Median infant concentration–time plots are presented in Figure 3, and infant pharmacokinetic parameters are presented in Table 2. In cohort 1 (maternal 600 mg doses, no infant doses), 1 infant exceeded 50 ng/mL at 4 hours after birth and all subsequent infant samples were below. In cohort 2 (no maternal doses, 4 mg/kg infant doses on days 0, 3, and 5), trough tenofovir concentrations after each dose exceeded 50 ng/mL in less than 10% of infants. In cohort 3 (maternal 900 mg doses, 6 mg/kg infant doses on days 0, 3, and 5), trough tenofovir concentrations exceeded 50 ng/mL in 6%–13% of infants. In contrast, in cohort 4 (maternal 600 mg doses, 6 mg/kg infant daily doses), trough tenofovir concentrations exceeded 50 ng/mL in 74%–97% of infants and 21 infants exceeded the 50 ng/mL target in all trough samples. The lowest tenofovir concentration observed in a cohort 4 infant was 31 ng/mL.
Safety and Tolerance
Tenofovir was well tolerated by study mothers and infants. Clinical and laboratory adverse events were common but were thought to be consistent with the background rate of such events in a population of HIV-infected pregnant women and their newborns from Malawi and Brazil followed for 1 year. Of the 99 mothers in cohorts 1, 3, and 4 who were exposed to tenofovir, 8 had single serious adverse events, none of which was considered to be related to tenofovir exposure. One mother died 11 weeks after tenofovir dosing from respiratory failure because of bronchopneumonia and AIDS. Thirty-three infants had 50 serious adverse events. Low serum albumin on day 2 of life in a cohort 1 infant was considered possibly related to tenofovir exposure; all other serious adverse events of infants were considered not related to tenofovir exposure. Eleven infant deaths occurred between 29 and 38 weeks after delivery, with 3 attributed to pneumonia, 3 to gastroenteritis, 2 to marasmus, 2 to sepsis, and 1 to meningitis. Five (4.1%) of the 122 infants were infected with HIV, of whom 4 were positive at birth. The other infected infant first tested positive at the 12-week visit and was breast-feeding. ARTs for PMTCT were limited to intrapartum single-dose nevirapine at delivery for 4 of the mothers of infected infants, whereas the mother of the fifth infected infant received 1 week of zidovudine before delivery and single-dose nevirapine at delivery.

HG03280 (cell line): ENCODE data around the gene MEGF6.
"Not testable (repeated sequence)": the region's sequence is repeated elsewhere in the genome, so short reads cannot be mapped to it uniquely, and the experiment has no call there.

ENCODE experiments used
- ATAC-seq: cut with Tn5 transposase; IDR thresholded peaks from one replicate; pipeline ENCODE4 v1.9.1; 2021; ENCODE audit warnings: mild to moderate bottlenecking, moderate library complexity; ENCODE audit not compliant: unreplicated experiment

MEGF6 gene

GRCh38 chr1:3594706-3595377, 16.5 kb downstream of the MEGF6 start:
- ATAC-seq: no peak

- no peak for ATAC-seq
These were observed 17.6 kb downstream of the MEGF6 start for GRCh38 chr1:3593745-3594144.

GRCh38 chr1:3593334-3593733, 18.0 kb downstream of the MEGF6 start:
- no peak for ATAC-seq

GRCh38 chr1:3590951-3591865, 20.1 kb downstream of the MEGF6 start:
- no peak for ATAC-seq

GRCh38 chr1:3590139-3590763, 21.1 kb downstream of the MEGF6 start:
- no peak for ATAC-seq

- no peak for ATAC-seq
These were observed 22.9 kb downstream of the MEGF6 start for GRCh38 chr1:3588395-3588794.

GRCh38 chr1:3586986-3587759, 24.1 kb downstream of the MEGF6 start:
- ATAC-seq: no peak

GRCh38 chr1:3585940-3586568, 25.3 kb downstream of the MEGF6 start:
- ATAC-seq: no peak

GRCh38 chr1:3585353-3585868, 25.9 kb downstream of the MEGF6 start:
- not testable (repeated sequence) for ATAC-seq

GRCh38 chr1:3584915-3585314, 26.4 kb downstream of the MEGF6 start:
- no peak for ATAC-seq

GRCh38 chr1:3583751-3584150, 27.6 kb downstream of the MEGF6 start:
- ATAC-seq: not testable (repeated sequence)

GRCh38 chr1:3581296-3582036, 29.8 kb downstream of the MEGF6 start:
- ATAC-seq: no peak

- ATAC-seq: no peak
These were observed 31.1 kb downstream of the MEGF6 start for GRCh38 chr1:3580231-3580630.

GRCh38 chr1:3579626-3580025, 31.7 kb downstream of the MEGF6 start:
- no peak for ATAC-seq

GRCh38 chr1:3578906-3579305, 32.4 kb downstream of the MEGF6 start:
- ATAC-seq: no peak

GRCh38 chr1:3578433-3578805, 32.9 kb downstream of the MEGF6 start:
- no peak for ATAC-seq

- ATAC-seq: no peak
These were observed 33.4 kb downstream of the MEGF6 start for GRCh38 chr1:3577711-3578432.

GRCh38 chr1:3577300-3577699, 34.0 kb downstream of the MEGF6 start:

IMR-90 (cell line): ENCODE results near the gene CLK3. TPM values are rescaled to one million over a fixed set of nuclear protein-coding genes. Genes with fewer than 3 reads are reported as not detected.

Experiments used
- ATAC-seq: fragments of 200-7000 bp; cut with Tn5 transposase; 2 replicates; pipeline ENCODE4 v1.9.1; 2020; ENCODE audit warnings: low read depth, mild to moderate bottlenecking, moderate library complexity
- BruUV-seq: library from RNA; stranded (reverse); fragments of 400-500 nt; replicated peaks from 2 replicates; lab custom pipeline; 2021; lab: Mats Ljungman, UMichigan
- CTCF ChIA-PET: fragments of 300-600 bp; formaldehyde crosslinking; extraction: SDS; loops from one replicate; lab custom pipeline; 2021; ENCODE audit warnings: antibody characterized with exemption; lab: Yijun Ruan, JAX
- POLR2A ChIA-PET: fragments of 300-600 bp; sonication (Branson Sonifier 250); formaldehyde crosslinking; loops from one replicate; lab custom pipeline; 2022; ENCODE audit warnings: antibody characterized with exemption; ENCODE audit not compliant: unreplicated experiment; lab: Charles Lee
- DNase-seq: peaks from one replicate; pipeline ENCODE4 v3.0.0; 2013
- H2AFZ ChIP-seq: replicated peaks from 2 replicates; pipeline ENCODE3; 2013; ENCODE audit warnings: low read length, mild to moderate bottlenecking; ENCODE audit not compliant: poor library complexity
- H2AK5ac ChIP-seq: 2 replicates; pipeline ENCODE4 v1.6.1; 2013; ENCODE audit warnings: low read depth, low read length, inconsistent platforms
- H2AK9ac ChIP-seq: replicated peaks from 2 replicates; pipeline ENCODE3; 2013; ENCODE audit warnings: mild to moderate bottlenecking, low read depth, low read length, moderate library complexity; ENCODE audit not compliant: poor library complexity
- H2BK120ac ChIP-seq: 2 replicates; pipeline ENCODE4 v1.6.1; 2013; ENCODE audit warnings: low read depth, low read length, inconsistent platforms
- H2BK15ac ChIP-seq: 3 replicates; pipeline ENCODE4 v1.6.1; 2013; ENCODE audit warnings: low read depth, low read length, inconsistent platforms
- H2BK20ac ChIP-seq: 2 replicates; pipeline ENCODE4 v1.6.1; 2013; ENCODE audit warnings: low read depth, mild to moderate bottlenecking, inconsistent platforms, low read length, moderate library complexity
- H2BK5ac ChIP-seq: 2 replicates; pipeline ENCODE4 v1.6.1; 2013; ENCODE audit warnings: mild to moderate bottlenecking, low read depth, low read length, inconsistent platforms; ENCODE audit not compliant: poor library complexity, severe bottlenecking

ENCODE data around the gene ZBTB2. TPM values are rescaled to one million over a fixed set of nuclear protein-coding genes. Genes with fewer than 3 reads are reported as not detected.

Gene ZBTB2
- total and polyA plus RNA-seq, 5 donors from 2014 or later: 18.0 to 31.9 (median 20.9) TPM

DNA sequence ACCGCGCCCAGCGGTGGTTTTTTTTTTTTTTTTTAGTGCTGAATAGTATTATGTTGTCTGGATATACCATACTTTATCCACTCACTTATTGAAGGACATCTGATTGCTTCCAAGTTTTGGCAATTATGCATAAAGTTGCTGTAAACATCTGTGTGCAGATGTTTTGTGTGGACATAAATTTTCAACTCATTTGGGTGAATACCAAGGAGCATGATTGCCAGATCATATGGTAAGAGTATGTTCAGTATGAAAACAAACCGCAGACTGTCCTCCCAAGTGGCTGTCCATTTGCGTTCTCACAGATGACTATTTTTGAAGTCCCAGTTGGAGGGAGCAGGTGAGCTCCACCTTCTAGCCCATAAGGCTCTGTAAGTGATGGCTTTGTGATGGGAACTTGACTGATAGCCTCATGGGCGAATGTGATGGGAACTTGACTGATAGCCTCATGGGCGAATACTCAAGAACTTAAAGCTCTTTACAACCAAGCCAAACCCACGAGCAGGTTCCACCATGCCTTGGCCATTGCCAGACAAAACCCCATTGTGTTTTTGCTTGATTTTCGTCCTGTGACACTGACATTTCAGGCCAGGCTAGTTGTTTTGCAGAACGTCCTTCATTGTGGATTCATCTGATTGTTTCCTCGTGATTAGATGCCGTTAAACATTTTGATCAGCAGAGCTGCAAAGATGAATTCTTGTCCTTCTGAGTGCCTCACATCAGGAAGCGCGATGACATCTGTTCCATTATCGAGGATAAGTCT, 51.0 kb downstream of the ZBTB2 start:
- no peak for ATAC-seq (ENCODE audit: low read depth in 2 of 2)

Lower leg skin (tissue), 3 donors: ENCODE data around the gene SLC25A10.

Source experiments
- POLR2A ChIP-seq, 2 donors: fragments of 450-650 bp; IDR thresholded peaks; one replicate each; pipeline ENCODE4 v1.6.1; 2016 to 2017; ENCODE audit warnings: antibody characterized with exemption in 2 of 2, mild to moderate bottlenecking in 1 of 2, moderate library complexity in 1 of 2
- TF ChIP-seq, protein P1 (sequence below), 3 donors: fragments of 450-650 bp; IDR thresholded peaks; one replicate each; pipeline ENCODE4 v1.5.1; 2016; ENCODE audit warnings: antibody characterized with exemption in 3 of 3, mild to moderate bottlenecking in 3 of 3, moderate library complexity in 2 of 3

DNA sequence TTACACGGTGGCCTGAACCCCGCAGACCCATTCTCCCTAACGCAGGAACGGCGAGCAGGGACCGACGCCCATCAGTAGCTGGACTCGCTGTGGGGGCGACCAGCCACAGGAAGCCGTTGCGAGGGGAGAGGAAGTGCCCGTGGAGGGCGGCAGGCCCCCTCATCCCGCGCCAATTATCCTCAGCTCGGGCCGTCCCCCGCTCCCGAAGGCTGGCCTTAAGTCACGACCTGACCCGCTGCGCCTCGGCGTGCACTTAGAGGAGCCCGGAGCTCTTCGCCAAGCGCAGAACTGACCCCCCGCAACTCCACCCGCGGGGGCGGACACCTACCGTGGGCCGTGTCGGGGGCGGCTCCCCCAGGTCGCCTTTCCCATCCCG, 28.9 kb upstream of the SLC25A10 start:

HIV resistance genotyping was performed for mothers who received TDF in cohorts 1 and 3 and HIV-infected infants in cohorts 1–3 using plasma samples collected 6 weeks after delivery. Samples were available from 62 (93.9%) of the 66 mothers in cohorts 1 and 3; 16 samples were not analyzed because of low viral load (<400 copies/mL HIV RNA). Genotyping results were obtained for 35 (76.1%) of the remaining 46 samples (19 from cohort 1 and 16 from cohort 3). Genotyping results were also obtained from 3 HIV-infected infants. The K65R tenofovir resistance mutation was not detected in any of the maternal or infant samples.
Tenofovir, administered as the oral prodrug TDF, is a potent nucleotide analogue that has been approved for treatment of HIV infection in adults and children and has been successfully used for prevention of HIV transmission in high-risk adults.6,11,12 Adult studies of oral TDF for both treatment and prophylaxis have used 300 mg daily doses, which result in mean peak concentrations of approximately 300 ng/mL, mean trough concentrations of 50–60 ng/mL, and mean elimination half-life of 14–16 hours.13,14 Use of TDF by women in labor and their neonates has been proposed for PMTCT of HIV and early treatment of HIV-infected neonates.15
Two previous studies, Pediatric AIDS Clinical Trials Group (PACTG) 394 and Agence Nationale de Recherche sur le Sida (ANRS) 12109, have assessed tenofovir exposure with single TDF doses administered to mothers during labor and their infants after birth.7,8,16 Both found that 600 mg doses administered during labor resulted in maternal tenofovir concentrations equivalent to those seen in nonpregnant adults receiving standard 300 mg doses. Median cord blood concentrations were 76 and 100 ng/mL in these studies, and most infants had cord blood tenofovir concentrations exceeding 50 ng/mL. The most important determinant of cord blood tenofovir concentration was the time interval between maternal tenofovir dosing and delivery. Our study confirms that tenofovir doses of 600 mg administered during labor result in maternal exposure similar to that with standard 300-mg doses in nonpregnant adults and cord blood tenofovir concentrations above 50 ng/mL in most newborns. Consistent with the ANRS study, we found that the cord blood to maternal tenofovir concentration ratio increases during the first 4 hours after intrapartum administration and is stable at approximately 60%–70% thereafter.7
Our study is the first to look at amniotic fluid concentrations of tenofovir. Although we were limited by being able to collect samples only from mothers undergoing cesarean section, our data clearly show that tenofovir accumulates in amniotic fluid. The amniotic fluid to maternal tenofovir concentration ratio continues to increase beyond 4 hours after maternal dosing with amniotic fluid concentrations exceeding maternal plasma concentrations by several folds. Tenofovir is excreted predominantly via the kidney as unmetabolized drug.10 Once tenofovir crosses the placenta and enters the fetal circulation, it may be excreted by the fetal kidneys into the amniotic fluid or transported back across the placenta to the maternal circulation. Tenofovir may be reabsorbed by the fetus from swallowed amniotic fluid, although the extent of gastrointestinal absorption of tenofovir by the fetus, whose gastrointestinal track is characterized by neutral gastric pH and a slow transit time, is not known. In adults, unconjugated tenofovir exhibits very limited oral bioavailability, requiring administration conjugated to disoproxil fumarate as a prodrug to achieve adequate oral bioavailability.10